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France's Fillon placed under formal investigation over 'fake jobs', lawyer says

François Nascimbeni, AFP

French presidential candidate François Fillon has been placed under formal investigation into allegations he had his wife and children paid hundreds of thousands of euros for parliamentary jobs they may never have performed.


Investigating judges are now looking into allegations that Fillon profited from the misuse of public funds and improperly declared his assets among other charges, the national financial prosecutor's office said Tuesday.

Being placed under formal investigation in France is akin to facing preliminary charges but does not always lead to a trial.

This latest legal decision further damages the former prime minister and onetime front-runner's chances for victory in France's upcoming presidential election, the first round of which is scheduled for April 23 with a second round to follow on May 7.

James André reports on the Fillon scandal

Fillon has been plagued by allegations that he arranged to have his family paid handsomely for work they did not actually perform. French media have reported that his Welsh-born wife Penelope was paid almost €1 million to serve as his parliamentary assistant. But investigations have found no evidence that she did any government work and Fillon herself has denied ever having worked as an aide to her husband.

"I have never been actually his assistant or anything like that,” she told the Telegraph in 2007.

But earlier this month she appeared to backtrack on these statements, saying that she was, in fact, employed by her husband.

"He needed someone to do a lot of different tasks, and if it wasn't for me, he would have paid someone to do it, so we decided it would be me," Penelope told Le Journal du Dimanche.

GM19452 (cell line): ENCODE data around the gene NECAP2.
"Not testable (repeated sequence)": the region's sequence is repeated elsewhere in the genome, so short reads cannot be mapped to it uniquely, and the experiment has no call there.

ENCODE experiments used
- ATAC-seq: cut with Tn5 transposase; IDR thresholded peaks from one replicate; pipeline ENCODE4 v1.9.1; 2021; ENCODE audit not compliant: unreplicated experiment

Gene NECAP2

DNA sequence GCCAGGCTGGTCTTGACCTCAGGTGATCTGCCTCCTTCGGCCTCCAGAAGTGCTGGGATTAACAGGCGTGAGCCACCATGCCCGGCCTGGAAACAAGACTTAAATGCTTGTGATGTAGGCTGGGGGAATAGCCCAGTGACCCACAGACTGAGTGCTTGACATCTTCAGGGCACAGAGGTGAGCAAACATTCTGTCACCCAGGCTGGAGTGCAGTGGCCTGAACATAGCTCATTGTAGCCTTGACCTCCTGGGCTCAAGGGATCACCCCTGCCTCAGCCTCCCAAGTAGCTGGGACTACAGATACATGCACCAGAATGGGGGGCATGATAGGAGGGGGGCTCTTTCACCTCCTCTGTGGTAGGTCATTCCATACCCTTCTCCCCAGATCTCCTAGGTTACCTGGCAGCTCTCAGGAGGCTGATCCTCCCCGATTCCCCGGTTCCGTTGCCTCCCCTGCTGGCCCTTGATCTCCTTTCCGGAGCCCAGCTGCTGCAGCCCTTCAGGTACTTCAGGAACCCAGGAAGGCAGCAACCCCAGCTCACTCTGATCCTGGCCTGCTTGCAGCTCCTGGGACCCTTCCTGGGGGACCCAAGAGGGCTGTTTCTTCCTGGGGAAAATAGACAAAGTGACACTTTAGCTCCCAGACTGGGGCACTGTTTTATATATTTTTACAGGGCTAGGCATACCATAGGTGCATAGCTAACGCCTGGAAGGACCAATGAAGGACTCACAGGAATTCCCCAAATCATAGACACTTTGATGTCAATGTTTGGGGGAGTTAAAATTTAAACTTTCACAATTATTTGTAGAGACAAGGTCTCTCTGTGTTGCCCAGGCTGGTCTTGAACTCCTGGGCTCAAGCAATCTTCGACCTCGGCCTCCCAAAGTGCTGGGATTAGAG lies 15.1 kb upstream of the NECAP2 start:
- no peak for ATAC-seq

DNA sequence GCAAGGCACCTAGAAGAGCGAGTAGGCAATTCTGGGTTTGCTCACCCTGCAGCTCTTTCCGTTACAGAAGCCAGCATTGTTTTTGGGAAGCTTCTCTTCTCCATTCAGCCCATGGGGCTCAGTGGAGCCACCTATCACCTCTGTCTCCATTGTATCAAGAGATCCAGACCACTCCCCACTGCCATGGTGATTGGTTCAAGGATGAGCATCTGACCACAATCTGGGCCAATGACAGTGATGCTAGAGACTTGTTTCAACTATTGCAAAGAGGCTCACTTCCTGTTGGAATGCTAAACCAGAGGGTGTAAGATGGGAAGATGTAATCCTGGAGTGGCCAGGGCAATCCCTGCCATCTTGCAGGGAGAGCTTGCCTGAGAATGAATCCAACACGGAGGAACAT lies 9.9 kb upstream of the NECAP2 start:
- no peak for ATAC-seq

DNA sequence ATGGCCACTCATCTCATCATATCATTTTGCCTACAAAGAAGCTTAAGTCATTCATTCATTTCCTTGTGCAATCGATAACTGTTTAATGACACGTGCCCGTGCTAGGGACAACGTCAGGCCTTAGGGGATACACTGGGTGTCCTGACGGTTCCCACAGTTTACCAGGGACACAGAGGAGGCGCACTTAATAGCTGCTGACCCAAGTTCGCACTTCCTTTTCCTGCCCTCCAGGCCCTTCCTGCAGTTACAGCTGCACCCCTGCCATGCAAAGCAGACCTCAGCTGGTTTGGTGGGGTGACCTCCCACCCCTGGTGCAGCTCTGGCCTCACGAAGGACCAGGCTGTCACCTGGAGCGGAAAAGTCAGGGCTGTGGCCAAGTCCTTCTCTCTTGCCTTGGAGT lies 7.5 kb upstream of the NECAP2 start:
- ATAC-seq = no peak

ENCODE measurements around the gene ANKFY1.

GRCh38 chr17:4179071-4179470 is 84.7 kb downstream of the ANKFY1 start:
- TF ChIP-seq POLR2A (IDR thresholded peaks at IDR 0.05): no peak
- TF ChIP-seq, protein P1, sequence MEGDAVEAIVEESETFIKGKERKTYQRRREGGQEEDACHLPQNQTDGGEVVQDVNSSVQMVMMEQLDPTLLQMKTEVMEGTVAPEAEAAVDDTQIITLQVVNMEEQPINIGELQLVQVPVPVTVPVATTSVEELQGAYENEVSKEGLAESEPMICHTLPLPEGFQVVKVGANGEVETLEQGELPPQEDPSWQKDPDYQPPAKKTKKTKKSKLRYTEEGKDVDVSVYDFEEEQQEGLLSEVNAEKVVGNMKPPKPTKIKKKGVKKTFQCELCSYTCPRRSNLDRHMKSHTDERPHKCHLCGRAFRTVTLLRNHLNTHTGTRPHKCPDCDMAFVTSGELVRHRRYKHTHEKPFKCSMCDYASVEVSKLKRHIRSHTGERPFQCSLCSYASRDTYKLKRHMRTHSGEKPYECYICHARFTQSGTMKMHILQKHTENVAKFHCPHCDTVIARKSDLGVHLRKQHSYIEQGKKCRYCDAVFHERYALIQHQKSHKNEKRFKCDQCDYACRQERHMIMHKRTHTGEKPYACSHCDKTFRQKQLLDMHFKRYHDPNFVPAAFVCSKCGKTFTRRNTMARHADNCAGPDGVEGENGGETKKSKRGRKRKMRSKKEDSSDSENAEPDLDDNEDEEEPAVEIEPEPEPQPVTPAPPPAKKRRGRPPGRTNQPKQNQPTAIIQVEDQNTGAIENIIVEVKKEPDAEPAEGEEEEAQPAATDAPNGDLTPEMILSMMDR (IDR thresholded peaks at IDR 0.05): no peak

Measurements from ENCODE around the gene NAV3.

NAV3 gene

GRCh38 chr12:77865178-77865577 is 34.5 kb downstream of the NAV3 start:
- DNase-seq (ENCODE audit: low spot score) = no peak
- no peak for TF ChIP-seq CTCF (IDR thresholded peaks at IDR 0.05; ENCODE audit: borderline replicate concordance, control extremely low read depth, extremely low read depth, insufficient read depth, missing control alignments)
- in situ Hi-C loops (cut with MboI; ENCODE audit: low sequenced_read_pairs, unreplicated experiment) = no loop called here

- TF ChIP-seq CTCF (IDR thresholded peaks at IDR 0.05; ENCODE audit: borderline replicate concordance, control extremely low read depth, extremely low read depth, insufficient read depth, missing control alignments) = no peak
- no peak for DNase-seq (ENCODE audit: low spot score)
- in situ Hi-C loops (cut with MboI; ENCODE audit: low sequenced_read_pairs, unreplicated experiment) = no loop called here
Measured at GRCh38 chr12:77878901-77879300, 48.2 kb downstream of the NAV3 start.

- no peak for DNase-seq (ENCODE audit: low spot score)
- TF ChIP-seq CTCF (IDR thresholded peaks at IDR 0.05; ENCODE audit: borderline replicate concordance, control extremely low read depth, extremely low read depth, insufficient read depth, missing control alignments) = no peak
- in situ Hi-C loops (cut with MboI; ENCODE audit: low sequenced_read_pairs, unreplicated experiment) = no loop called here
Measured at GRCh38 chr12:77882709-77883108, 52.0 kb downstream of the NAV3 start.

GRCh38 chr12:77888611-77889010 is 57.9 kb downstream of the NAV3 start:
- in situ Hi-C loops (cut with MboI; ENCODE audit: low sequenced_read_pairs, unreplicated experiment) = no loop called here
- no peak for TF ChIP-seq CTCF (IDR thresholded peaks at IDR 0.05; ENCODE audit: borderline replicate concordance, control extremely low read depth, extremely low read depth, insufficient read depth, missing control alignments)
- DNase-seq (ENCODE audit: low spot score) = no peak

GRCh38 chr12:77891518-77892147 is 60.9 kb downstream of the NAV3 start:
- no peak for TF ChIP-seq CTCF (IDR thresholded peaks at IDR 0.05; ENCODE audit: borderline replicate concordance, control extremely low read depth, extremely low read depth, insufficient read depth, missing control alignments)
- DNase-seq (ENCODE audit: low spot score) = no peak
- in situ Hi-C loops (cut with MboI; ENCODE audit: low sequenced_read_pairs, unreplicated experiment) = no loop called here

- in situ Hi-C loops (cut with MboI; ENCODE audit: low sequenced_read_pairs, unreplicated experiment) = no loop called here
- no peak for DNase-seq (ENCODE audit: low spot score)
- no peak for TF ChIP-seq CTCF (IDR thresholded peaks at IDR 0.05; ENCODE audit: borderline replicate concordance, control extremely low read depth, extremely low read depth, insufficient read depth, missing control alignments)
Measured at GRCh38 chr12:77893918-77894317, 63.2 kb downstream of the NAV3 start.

French lawmakers are allowed to employ family members but investigators are still looking for evidence of what work she performed.

Two of Fillon's five children were also employed as parliamentary assistants while he was a senator for an additional €84,000.

Police raided the Fillons' country manor house near the northwestern town of Le Mans and their Paris apartment earlier this month.

Fillon has denied wrongdoing and vowed to continue his presidential campaign.

Despite calls from some members of his own Les Républicains party to step aside, the party unanimously declared support for his candidacy at a crisis meeting last week.

But the former front-runner's star has steadily fallen since the scandal broke. Polls now show he will be knocked out in the first round, allowing far-right leader Marine Le Pen and centrist Emmanuel Macron to progress to the run-off, with most surveys predicting an eventual victory for Macron.

PORTRAIT François Fillon, the man who took control of the French right

(FRANCE 24 with AFP)

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